Tinnitus (ti-NY-tus) is the sense of ringing, whistling, or similar noise in the ear even when there is no external sound.
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What Is Tinnitus?
Tinnitus is a mysterious disorder that affects as many as 50 million Americans. The sound that people with tinnitus hear is often described as a ringing, but it also can resemble whistles, sizzles, clicks, roars, or other sounds too complex to describe easily. Some people experience the noise only at certain times or notice it only when it is quiet, such as at bed-time. Others, however, live with a constant unpleasant sound.
The noise can be high-pitched like a baby's whine or low like a rumbling train. It might sound like a continuous tone or cycle in a rhythm, often in time with the heartbeat.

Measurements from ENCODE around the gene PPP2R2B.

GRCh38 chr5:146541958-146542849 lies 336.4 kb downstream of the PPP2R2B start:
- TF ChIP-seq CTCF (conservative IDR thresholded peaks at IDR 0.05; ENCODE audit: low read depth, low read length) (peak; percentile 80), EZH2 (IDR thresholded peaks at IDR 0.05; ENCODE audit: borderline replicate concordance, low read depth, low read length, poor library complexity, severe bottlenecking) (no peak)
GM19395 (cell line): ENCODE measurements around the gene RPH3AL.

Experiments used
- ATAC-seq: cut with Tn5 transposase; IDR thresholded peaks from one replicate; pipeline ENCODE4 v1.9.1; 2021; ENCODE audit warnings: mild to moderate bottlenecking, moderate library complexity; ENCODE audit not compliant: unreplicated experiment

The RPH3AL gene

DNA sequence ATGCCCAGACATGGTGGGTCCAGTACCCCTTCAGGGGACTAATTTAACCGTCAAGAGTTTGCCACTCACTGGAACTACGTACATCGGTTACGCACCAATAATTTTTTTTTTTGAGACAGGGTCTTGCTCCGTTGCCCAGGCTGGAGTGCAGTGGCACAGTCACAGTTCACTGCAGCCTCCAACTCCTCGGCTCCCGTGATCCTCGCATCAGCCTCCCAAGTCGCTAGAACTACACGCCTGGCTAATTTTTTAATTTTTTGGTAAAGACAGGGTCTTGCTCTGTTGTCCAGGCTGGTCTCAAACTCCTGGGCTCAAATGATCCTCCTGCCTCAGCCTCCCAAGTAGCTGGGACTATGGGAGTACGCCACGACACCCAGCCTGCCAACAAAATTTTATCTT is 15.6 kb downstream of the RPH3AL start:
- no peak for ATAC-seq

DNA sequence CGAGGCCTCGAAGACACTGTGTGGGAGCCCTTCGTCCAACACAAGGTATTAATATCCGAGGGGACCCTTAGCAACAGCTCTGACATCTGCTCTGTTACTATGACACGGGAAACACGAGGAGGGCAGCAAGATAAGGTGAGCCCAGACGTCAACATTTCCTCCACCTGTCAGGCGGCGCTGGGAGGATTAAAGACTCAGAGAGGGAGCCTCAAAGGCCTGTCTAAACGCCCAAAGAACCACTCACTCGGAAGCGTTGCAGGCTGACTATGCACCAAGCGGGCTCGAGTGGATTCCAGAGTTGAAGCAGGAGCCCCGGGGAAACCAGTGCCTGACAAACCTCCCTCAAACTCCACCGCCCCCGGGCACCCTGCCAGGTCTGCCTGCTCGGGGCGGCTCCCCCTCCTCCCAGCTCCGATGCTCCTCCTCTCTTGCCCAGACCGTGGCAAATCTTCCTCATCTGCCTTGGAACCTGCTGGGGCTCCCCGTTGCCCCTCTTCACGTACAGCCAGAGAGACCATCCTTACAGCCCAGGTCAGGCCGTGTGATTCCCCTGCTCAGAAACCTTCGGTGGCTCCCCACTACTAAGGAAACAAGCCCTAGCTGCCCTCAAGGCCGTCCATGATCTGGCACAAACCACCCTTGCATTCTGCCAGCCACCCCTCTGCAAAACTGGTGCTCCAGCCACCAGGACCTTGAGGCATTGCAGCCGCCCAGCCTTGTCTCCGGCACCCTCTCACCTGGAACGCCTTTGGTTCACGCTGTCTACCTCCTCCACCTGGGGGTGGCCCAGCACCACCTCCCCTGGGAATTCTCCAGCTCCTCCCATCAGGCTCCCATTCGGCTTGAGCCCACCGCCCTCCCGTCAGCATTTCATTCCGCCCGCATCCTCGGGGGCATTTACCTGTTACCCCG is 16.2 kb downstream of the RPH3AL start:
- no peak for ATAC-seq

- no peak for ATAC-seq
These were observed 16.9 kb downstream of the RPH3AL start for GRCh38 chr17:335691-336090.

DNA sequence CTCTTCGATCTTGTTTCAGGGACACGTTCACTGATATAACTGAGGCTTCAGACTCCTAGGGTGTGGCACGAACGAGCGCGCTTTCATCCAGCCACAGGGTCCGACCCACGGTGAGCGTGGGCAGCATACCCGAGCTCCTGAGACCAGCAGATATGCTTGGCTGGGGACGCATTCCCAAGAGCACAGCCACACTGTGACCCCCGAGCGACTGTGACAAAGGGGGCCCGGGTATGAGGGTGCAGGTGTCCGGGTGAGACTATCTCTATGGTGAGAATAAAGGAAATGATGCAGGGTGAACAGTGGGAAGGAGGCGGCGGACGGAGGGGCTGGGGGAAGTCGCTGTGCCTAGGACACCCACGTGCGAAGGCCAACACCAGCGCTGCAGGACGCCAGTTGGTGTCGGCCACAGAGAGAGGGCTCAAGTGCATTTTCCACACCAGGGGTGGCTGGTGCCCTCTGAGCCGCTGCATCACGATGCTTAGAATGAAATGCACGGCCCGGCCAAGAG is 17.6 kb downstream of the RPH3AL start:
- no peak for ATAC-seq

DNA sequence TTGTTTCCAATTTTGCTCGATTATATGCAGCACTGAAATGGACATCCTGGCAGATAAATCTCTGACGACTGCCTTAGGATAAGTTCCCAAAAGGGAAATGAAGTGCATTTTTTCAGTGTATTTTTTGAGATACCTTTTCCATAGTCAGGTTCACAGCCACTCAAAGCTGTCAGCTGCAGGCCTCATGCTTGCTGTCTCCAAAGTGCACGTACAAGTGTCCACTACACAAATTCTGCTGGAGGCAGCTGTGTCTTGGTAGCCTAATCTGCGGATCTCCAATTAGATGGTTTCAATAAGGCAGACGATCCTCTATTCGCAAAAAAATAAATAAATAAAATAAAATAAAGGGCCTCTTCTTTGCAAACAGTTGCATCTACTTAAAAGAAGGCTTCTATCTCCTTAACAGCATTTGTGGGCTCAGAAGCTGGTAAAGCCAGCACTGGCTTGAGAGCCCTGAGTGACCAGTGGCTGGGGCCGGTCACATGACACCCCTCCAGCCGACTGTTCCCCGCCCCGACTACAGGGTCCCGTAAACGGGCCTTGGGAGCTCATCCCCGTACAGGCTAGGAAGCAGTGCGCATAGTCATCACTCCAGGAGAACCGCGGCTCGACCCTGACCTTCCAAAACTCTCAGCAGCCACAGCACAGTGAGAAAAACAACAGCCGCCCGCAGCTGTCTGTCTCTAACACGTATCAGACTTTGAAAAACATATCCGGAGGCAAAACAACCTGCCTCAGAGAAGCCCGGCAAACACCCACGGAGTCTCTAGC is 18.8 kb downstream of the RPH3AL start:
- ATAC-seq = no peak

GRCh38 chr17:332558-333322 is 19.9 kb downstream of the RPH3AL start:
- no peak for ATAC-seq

What Causes Tinnitus?
Tinnitus is usually a symptom of other problems, such as too much earwax or an ear or nasal infection. Other causes include cardiovascular disease, tumors, jaw misalignment, anemia, and neck and head injuries. Certain medicines, such as aspirin and some antibiotics, as well as carbon monoxide and alcohol, can also cause tinnitus. Long-term exposure to loud sounds like a jet plane or loud music can lead to tinnitus.
What Can a Doctor Do?
The first thing a doctor will do is look for the cause. If it is something that can be corrected, such as removing earwax or treating an infection, the tinnitus usually will go away.
Some people must find ways to live with tinnitus. Hearing aids are a common way to help, if the cause is related to hearing loss. Sometimes the person uses a device like a hearing aid that covers the tinnitus with another sound that is less noticeable or less disturbing.